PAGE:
What benefit would such a system confer? In some ways it would make more accessible something that we all use: the “cited by” index of services like Google Scholar. One difference is that it could be possible to be more precise in the reverse citation: for example while Scholar provides a list of relevant papers, if the API could expose the ability to add links to specific locations in a paper, one could arguably get better reverse citations (because, frankly, the weakness of the cited by indices is their lack of specificity).
What else might a paper API expose? I’m not convinced this isn’t an interesting question to ponder. Thanks for reading another wacko mashup episode of the Quantum Pontiff!

Elsevier again, and collective action

We all know about higher education being squeezed financially. Government support is falling and tuition is going up. We see academic jobs getting scarcer, and more temporary. The pressure for research to focus on the short term is going up. Some of these changes may be fair, since society always has to balance its immediate priorities against its long-term progress. At other times, like when comparing the NSF’s $7.6 billion FY2014 budget request to the ongoing travesty that is military procurement, it does feel as though we are eating our seed corn for not very wise reasons.
Against this backdrop, the travesty that is scientific publishing may feel like small potatoes. But now we are starting to find out just how many potatoes. Tim Gowers has been doing an impressive job of digging up exactly how much various British universities pay for their Elsevier subscriptions. Here is his current list. Just to pick one random example, the University of Bristol (my former employer), currently pays Elsevier a little over 800,000 pounds (currently $1.35M) for a year’s access to their journals. Presumably almost all research universities pay comparable amounts.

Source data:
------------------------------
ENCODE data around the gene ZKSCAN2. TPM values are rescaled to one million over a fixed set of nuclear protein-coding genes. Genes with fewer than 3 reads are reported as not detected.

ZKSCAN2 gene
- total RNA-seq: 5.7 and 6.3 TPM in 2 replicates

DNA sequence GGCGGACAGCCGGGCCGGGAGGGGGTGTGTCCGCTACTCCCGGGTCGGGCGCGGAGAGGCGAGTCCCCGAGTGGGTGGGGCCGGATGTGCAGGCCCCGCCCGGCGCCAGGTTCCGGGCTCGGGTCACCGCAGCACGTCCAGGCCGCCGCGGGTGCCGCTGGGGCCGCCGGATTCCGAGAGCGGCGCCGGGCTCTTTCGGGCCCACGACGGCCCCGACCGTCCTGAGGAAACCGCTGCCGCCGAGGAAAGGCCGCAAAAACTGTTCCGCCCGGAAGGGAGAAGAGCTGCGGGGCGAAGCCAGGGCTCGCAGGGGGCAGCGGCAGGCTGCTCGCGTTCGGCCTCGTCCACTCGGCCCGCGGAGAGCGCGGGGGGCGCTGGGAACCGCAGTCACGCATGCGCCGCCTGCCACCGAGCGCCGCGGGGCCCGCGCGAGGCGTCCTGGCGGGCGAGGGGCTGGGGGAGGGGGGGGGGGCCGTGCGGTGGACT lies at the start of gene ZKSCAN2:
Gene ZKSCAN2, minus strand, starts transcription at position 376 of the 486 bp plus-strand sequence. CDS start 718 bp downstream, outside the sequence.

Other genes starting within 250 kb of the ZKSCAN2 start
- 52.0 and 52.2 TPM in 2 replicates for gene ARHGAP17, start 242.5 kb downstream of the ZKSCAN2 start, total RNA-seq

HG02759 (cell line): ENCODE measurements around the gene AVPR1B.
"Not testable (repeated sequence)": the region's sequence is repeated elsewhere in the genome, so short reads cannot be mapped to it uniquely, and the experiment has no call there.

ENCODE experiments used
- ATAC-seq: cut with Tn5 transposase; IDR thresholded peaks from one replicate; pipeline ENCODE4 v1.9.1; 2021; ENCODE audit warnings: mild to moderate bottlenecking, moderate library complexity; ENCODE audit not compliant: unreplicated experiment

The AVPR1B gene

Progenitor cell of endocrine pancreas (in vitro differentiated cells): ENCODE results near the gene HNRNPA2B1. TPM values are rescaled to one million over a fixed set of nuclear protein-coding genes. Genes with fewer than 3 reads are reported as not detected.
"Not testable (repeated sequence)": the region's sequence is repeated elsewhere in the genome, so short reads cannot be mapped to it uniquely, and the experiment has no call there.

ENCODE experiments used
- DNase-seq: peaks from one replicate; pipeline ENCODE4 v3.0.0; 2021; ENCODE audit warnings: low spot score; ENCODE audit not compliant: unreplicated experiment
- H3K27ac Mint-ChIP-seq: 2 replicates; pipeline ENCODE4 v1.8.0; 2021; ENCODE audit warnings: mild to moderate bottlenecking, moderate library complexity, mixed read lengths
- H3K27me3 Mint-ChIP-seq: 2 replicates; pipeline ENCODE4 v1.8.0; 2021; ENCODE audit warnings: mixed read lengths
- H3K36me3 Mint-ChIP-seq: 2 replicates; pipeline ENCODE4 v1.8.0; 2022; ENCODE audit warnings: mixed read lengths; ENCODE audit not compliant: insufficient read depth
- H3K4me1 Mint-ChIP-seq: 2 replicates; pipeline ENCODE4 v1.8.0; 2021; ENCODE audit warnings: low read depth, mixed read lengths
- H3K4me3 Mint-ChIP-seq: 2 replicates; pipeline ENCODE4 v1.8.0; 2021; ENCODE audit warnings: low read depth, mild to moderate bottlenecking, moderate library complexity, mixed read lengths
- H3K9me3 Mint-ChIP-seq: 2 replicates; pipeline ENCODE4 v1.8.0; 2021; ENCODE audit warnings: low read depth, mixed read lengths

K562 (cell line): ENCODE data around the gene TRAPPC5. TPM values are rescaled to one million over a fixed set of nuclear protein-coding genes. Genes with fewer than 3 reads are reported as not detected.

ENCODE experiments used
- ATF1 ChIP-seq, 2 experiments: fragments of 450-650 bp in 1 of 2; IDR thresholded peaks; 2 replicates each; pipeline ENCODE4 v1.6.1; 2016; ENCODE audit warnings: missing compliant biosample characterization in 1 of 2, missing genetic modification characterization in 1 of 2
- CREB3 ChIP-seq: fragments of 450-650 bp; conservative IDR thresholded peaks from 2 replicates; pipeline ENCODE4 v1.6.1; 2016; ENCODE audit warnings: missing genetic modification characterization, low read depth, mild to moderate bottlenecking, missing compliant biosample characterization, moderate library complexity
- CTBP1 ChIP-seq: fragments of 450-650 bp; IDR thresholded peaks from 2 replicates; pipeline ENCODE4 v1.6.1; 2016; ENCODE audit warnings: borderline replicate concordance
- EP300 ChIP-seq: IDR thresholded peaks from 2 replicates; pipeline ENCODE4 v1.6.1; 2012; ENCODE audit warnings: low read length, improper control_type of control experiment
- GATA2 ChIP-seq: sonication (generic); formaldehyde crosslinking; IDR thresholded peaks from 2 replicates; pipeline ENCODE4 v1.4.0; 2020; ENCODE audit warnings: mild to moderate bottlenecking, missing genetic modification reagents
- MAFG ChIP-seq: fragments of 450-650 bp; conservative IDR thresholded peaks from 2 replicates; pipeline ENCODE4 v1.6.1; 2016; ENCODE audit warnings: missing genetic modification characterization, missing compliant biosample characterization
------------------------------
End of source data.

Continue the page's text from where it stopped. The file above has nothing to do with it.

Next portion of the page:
To put this number in perspective, let’s compare it not to the F-35, but to something that delivers similar value: arxiv.org. Its total budget for 2014 is about 750,000 US dollars (depending on how you count overhead), and of course this includes access for the entire world, not only the University of Bristol. To be fair, ScienceDirect has about 12 times as many articles and the median quality is probably higher. But overall it is clearly vastly more expensive for society to have its researchers communicate in this way.
Another way to view the £800,000 price tag is in terms of the salaries of about 40 lecturers (\approx assistant professors), or some equivalent mix of administrators, lecturers and full professors. The problem is that these are not substitutes. If Bristol hired 40 lecturers, they would not each spend one month per year building nearly-free open-access platforms and convincing the world to use them; they would go about getting grants, recruiting grad students and publishing in the usual venues. There are problems of collective action, of the path dependence that comes with a reputation economy and of the diffuse costs and concentrated benefits of the current system.